Re*fuse" (r?*f?z"), v. t. [imp. & p. p. Refused (-f?zd"); p. pr. & vb. n. Refusing.] [F. refuser, either from (assumed) LL. refusare to refuse, v. freq. of L. refundere to pour back, give back, restore (see Refund to repay), or. fr. L. recusare to decline, refuse cf. Accuse, Ruse), influenced by L. refutare to drive back, repel, refute. Cf. Refute.]

1.

To deny, as a request, demand, invitation, or command; to decline to do or grant.

That never yet refused your hest. Chaucer.

2. Mil.

To throw back, or cause to keep back (as the center, a wing, or a flank), out of the regular aligment when troops ar about to engage the enemy; as, to refuse the right wing while the left wing attacks.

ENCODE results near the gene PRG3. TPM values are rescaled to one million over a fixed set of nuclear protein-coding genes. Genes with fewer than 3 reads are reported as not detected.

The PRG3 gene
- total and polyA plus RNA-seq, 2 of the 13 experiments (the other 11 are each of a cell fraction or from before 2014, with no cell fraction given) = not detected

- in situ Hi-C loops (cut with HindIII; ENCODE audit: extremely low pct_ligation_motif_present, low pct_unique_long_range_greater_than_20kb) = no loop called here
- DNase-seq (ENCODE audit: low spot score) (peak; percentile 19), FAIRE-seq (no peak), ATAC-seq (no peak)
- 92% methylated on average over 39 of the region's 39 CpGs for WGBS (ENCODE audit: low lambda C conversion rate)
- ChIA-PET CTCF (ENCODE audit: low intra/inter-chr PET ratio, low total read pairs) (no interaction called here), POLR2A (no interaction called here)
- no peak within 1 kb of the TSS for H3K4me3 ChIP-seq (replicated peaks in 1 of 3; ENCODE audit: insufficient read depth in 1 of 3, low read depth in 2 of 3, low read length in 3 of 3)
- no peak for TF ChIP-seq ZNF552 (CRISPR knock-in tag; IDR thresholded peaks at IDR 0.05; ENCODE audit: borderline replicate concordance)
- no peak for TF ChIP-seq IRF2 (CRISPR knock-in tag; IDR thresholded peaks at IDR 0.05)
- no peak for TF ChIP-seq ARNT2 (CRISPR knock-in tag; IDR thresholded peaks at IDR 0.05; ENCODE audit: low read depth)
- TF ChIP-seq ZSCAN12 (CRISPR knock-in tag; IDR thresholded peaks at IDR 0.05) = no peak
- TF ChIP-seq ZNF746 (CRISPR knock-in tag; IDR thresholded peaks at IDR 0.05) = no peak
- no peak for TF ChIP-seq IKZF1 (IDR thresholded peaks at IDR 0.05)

3.

To decline to accept; to reject; to deny the request or petition of; as, to refuse a suitor.

The cunning workman never doth refuse The meanest tool that he may chance to use. Herbert.

4.

To disown.

[Obs.] "Refuse thy name."

Shak.

 

© Webster 1913.


Re*fuse", v. i.

To deny compliance; not to comply.

Too proud to ask, too humble to refuse. Garth.

If ye refuse . . . ye shall be devoured with the sword. Isa. i. 20.

 

© Webster 1913.


Re*fuse", n.

Refusal.

[Obs.]

Fairfax.

 

© Webster 1913.


Ref`use [F. refus refusal, also, that which is refused. See Refuse to deny.]

That which is refused or rejected as useless; waste or worthless matter.

Syn. -- Dregs; sediment; scum; recrement; dross.

 

© Webster 1913.


Ref"use, a.

Refused; rejected; hence; left as unworthy of acceptance; of no value; worthless.

Everything that was vile and refuse, that they destroyed utterly. 1. Sam. xv. 9.

 

© Webster 1913.

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